I am not sure what kind of answer you are looking for. But if you have a stack $X$, then the inertia stack $IX$ is basically the gadget parametrizing pairs $(x,\sigma)$ where $x$ is a point of $X$ and $\sigma$ is in the isotropy group at $x$ (an automorphism of $x$). Informally, the locus where you have automorphism group $G$ becomes "doubled" $|G|$ times. Example: for the stack $[\mathbb A^1/\mu_2]$ the inertia stack is $[\mathbb A^1/\mu_2] \sqcup B\mu_2$, the extra $B\mu_2$ corresponding to the origin being doubled because it has an extra automorphism.

One way to think about it is as a kind of "infinitesimal loop space", where instead of taking maps to $X$ from a circle we take maps from the homotopically equivalent object $B\mathbb Z$. This is pleasant because the inertia stack is the fibered product $X \times_{X\times X} X$, and for a topological space $X$ the homotopy fibered product $X \times_{X\times X}^h X$ is the space of free loops on $X$.

You can motivate the inertia stack through Gromov--Witten theory. If $X$ is a variety, then there is an evaluation map from the stack of stable $n$-pointed maps to $X$ to $X^n$. If $X$ is a stack, then the correct notion is that of a twisted stable map, and in this case the evaluation maps do not land on $X$ but in its inertia stack $IX$! (In fact it lands on the rigidified inertia stack, where some automorphisms have been removed from the picture, but nevermind this). So quantum cohomology of a stack is not extra structure on the cohomology ring of $X$ itself, but on the cohomology ring of $IX$.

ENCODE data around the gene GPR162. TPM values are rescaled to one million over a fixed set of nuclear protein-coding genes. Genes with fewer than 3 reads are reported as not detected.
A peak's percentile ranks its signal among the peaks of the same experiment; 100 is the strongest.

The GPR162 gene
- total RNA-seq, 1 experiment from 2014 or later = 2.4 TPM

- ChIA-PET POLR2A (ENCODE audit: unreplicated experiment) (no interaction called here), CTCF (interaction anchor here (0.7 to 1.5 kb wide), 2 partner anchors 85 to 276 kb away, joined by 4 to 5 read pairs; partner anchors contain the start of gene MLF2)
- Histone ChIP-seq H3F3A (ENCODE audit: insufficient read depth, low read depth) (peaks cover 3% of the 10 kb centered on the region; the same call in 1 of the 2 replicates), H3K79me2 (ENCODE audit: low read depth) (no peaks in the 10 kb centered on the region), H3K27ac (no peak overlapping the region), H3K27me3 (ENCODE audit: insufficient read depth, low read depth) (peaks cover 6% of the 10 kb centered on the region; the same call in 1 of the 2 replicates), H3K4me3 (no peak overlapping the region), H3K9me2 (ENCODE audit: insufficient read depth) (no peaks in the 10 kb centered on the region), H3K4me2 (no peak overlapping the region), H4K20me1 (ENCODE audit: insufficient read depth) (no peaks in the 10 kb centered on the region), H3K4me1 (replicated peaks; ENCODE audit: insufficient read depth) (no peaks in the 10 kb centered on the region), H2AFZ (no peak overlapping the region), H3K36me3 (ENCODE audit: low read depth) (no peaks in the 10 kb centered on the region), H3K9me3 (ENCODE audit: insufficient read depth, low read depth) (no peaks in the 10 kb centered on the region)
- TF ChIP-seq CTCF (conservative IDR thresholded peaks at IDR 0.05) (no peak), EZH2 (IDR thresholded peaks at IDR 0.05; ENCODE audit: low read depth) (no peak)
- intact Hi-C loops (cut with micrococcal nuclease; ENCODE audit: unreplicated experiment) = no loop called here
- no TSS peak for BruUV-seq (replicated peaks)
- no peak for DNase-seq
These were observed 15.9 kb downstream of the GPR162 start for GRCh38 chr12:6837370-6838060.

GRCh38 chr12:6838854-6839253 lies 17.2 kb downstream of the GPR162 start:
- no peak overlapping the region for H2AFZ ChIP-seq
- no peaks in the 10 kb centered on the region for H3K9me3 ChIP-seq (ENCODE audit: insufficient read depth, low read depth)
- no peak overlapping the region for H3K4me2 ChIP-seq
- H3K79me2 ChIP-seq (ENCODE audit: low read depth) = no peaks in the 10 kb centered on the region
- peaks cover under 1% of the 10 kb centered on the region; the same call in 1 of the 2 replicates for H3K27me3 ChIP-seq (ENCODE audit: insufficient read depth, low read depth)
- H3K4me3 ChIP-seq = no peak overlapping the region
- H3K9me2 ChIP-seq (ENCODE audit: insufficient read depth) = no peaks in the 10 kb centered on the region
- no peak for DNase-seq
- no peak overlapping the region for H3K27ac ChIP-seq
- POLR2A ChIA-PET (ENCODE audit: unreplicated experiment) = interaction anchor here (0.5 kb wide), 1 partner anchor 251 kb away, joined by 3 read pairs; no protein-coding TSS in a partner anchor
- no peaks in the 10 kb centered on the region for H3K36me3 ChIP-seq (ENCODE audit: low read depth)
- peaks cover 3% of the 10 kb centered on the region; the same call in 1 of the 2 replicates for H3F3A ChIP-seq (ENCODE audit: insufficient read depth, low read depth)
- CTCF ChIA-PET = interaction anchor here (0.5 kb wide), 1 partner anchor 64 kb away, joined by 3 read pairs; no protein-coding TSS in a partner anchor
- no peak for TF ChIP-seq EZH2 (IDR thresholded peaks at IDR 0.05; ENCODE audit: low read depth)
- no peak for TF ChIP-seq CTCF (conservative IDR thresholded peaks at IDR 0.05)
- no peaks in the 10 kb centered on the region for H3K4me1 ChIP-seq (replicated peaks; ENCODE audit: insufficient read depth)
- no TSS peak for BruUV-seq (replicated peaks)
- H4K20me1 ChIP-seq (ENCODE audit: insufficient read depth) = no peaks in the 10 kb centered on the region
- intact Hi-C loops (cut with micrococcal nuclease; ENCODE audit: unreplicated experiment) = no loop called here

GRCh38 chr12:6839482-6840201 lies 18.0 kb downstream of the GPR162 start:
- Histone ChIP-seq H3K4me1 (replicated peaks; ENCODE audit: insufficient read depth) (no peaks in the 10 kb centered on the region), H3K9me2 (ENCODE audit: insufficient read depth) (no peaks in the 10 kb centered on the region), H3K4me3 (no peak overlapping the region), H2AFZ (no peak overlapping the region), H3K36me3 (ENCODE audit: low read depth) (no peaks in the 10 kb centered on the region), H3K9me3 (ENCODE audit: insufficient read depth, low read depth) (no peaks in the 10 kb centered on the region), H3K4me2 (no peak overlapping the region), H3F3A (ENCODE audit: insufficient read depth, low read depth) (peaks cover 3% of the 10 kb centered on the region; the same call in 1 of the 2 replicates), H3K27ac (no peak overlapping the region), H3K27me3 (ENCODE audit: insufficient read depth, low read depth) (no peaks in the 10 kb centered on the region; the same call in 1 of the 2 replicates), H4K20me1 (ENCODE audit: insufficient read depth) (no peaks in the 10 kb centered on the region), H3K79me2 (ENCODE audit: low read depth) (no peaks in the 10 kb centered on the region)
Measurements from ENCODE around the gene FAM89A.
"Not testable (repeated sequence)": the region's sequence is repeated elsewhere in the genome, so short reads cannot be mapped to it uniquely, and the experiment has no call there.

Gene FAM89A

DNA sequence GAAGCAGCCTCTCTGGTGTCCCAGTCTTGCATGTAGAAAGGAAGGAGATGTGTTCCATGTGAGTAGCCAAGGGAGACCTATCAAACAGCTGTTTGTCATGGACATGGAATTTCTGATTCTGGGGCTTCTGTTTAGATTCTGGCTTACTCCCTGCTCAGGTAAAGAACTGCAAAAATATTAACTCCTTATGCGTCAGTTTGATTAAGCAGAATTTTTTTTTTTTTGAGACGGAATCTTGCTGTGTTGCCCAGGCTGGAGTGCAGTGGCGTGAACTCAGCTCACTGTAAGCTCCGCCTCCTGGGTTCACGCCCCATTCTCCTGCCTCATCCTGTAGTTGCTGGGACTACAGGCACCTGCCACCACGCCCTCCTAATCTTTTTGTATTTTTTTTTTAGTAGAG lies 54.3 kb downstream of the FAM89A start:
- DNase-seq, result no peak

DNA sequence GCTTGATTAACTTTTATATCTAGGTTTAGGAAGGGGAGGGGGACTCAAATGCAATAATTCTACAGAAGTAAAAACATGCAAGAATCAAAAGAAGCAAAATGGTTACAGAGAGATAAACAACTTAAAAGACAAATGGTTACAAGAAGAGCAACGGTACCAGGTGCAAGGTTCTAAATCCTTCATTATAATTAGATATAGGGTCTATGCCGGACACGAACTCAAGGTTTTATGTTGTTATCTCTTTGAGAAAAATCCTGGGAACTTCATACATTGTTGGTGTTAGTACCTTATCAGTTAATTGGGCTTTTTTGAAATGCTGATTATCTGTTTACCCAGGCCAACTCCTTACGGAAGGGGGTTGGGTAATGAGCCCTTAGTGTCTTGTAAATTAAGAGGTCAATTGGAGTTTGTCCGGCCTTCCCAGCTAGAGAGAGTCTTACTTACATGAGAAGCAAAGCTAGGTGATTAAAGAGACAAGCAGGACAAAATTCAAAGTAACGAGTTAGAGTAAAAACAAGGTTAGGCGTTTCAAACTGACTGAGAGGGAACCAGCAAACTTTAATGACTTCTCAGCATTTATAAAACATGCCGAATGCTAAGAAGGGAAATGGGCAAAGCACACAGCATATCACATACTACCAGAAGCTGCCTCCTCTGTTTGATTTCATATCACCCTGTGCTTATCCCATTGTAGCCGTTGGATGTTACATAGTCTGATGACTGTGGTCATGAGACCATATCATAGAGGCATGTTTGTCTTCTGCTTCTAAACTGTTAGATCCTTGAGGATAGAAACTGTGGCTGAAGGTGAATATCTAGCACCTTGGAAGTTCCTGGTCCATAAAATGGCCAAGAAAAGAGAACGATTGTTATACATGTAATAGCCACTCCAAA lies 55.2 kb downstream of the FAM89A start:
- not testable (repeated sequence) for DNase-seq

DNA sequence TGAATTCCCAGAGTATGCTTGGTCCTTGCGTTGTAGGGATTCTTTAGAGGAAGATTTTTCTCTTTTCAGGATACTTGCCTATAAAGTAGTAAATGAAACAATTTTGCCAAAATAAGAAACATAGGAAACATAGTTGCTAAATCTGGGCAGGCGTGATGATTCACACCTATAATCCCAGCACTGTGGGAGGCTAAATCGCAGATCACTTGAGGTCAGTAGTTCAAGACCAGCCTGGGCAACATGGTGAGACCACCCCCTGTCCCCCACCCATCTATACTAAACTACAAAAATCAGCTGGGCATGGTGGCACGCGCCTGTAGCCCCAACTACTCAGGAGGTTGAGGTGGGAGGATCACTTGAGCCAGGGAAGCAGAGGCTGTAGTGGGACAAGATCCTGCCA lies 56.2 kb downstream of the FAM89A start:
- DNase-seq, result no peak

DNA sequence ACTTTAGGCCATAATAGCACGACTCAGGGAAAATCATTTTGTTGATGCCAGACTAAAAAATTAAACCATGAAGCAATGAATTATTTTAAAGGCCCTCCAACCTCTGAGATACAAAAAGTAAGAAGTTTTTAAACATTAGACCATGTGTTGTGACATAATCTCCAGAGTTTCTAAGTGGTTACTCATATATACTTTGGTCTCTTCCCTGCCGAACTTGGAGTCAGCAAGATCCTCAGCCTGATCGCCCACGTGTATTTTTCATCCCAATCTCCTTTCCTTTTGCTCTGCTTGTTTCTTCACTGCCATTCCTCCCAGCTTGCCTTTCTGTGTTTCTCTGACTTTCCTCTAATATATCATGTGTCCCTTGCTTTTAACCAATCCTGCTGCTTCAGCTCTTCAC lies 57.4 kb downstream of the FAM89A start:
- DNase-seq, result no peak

Since it was discussed in some now deleted comments, let me say a few words about the example $X = BG$. Then $X$ has a single point (point = $\mathbb C$-point), corresponding to the trivial torsor over a point. What are the automorphisms of the trivial torsor? For every $g \in G$ we have an automorphism given by the action of $G$. But these will not correspond to distinct points of the inertia stack $IX$ in general, because these automorphisms may be isomorphic. So we should figure out what is a morphism between automorphisms of the trivial torsor. By thinking a bit one sees that morphisms are given by conjugation in the group, i.e. a morphism between the automorphisms "acting by $g$" and "acting by $g'$" is an element $h$ such that $g = hg'h^{-1}$. In other words, $IX$ is given by the stack quotient $[G/G]$, where the first $G$ is the underlying set of $G$, and the group $G$ acts on itself by conjugation. Equivalently, $IX = \coprod_{[g]} BC_G(g)$ where the disjoint union is taken over conjugacy classes in $G$ and $C_G(g)$ is the centralizer of $g$. Using unnecessarily fancy words, $IX$ is the classifying stack of the "loop groupoid" of the finite group $G$. This illustrates the informal statement earlier, that the locus with automorphism group $G$ becomes "doubled" $|G|$ times: the stack $[G/G]$ is of course $|G|$ times larger than $[pt/G]$, in a natural sense.